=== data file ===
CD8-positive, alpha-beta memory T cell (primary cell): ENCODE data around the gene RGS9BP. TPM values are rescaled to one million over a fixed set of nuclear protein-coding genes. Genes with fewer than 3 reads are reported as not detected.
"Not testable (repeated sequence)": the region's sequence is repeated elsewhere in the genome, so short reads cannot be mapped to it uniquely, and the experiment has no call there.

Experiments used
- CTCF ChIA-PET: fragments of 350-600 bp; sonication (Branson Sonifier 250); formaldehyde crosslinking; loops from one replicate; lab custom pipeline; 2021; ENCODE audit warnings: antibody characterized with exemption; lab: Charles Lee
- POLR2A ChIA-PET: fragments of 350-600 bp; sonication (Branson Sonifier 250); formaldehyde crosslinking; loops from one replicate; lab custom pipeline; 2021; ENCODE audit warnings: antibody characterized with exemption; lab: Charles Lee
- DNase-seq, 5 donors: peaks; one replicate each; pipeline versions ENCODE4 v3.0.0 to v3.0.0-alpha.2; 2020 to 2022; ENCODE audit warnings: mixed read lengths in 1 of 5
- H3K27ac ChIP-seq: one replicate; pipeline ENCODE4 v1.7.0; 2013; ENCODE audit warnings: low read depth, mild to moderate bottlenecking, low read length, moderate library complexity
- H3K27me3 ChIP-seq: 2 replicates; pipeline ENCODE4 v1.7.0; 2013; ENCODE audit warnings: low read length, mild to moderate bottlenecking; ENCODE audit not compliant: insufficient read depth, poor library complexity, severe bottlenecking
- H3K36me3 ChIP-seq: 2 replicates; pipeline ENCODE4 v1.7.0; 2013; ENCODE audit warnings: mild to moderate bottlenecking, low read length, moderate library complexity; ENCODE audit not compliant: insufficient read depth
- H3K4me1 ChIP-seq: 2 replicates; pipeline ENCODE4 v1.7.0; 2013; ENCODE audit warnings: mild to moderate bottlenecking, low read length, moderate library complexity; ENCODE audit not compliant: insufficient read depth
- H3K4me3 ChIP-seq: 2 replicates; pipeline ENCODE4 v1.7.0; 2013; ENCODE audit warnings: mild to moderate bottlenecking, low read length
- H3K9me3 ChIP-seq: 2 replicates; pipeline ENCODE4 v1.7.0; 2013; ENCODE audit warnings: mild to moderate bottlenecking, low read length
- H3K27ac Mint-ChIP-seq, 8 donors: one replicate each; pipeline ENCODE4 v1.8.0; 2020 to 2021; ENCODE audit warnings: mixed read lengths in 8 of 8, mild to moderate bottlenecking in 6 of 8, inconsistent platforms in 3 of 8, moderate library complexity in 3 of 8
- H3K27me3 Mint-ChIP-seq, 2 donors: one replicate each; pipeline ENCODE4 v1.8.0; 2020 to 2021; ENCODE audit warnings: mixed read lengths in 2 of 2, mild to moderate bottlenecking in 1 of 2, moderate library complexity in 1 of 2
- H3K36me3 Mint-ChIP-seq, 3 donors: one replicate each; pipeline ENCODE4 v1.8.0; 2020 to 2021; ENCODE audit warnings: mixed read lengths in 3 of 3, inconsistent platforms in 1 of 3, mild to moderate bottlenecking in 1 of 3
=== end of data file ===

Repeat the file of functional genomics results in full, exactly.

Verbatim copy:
CD8-positive, alpha-beta memory T cell (primary cell): ENCODE data around the gene RGS9BP. TPM values are rescaled to one million over a fixed set of nuclear protein-coding genes. Genes with fewer than 3 reads are reported as not detected.
"Not testable (repeated sequence)": the region's sequence is repeated elsewhere in the genome, so short reads cannot be mapped to it uniquely, and the experiment has no call there.

Experiments used
- CTCF ChIA-PET: fragments of 350-600 bp; sonication (Branson Sonifier 250); formaldehyde crosslinking; loops from one replicate; lab custom pipeline; 2021; ENCODE audit warnings: antibody characterized with exemption; lab: Charles Lee
- POLR2A ChIA-PET: fragments of 350-600 bp; sonication (Branson Sonifier 250); formaldehyde crosslinking; loops from one replicate; lab custom pipeline; 2021; ENCODE audit warnings: antibody characterized with exemption; lab: Charles Lee
- DNase-seq, 5 donors: peaks; one replicate each; pipeline versions ENCODE4 v3.0.0 to v3.0.0-alpha.2; 2020 to 2022; ENCODE audit warnings: mixed read lengths in 1 of 5
- H3K27ac ChIP-seq: one replicate; pipeline ENCODE4 v1.7.0; 2013; ENCODE audit warnings: low read depth, mild to moderate bottlenecking, low read length, moderate library complexity
- H3K27me3 ChIP-seq: 2 replicates; pipeline ENCODE4 v1.7.0; 2013; ENCODE audit warnings: low read length, mild to moderate bottlenecking; ENCODE audit not compliant: insufficient read depth, poor library complexity, severe bottlenecking
- H3K36me3 ChIP-seq: 2 replicates; pipeline ENCODE4 v1.7.0; 2013; ENCODE audit warnings: mild to moderate bottlenecking, low read length, moderate library complexity; ENCODE audit not compliant: insufficient read depth
- H3K4me1 ChIP-seq: 2 replicates; pipeline ENCODE4 v1.7.0; 2013; ENCODE audit warnings: mild to moderate bottlenecking, low read length, moderate library complexity; ENCODE audit not compliant: insufficient read depth
- H3K4me3 ChIP-seq: 2 replicates; pipeline ENCODE4 v1.7.0; 2013; ENCODE audit warnings: mild to moderate bottlenecking, low read length
- H3K9me3 ChIP-seq: 2 replicates; pipeline ENCODE4 v1.7.0; 2013; ENCODE audit warnings: mild to moderate bottlenecking, low read length
- H3K27ac Mint-ChIP-seq, 8 donors: one replicate each; pipeline ENCODE4 v1.8.0; 2020 to 2021; ENCODE audit warnings: mixed read lengths in 8 of 8, mild to moderate bottlenecking in 6 of 8, inconsistent platforms in 3 of 8, moderate library complexity in 3 of 8
- H3K27me3 Mint-ChIP-seq, 2 donors: one replicate each; pipeline ENCODE4 v1.8.0; 2020 to 2021; ENCODE audit warnings: mixed read lengths in 2 of 2, mild to moderate bottlenecking in 1 of 2, moderate library complexity in 1 of 2
- H3K36me3 Mint-ChIP-seq, 3 donors: one replicate each; pipeline ENCODE4 v1.8.0; 2020 to 2021; ENCODE audit warnings: mixed read lengths in 3 of 3, inconsistent platforms in 1 of 3, mild to moderate bottlenecking in 1 of 3